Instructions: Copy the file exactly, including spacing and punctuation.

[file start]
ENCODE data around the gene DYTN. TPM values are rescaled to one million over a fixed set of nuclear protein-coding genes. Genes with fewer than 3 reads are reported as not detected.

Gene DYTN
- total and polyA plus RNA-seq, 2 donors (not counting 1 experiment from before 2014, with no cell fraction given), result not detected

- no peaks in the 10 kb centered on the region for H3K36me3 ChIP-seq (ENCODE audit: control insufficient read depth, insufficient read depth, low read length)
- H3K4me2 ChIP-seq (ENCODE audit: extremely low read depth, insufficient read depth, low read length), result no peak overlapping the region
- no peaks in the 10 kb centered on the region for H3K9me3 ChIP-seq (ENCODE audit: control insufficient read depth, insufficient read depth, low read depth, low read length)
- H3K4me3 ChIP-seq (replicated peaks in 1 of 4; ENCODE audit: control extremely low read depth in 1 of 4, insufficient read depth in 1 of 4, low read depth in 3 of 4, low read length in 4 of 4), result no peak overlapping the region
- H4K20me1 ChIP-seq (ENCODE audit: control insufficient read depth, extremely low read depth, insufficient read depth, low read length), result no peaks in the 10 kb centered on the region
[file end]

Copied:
ENCODE data around the gene DYTN. TPM values are rescaled to one million over a fixed set of nuclear protein-coding genes. Genes with fewer than 3 reads are reported as not detected.

Gene DYTN
- total and polyA plus RNA-seq, 2 donors (not counting 1 experiment from before 2014, with no cell fraction given), result not detected

- no peaks in the 10 kb centered on the region for H3K36me3 ChIP-seq (ENCODE audit: control insufficient read depth, insufficient read depth, low read length)
- H3K4me2 ChIP-seq (ENCODE audit: extremely low read depth, insufficient read depth, low read length), result no peak overlapping the region
- no peaks in the 10 kb centered on the region for H3K9me3 ChIP-seq (ENCODE audit: control insufficient read depth, insufficient read depth, low read depth, low read length)
- H3K4me3 ChIP-seq (replicated peaks in 1 of 4; ENCODE audit: control extremely low read depth in 1 of 4, insufficient read depth in 1 of 4, low read depth in 3 of 4, low read length in 4 of 4), result no peak overlapping the region
- H4K20me1 ChIP-seq (ENCODE audit: control insufficient read depth, extremely low read depth, insufficient read depth, low read length), result no peaks in the 10 kb centered on the region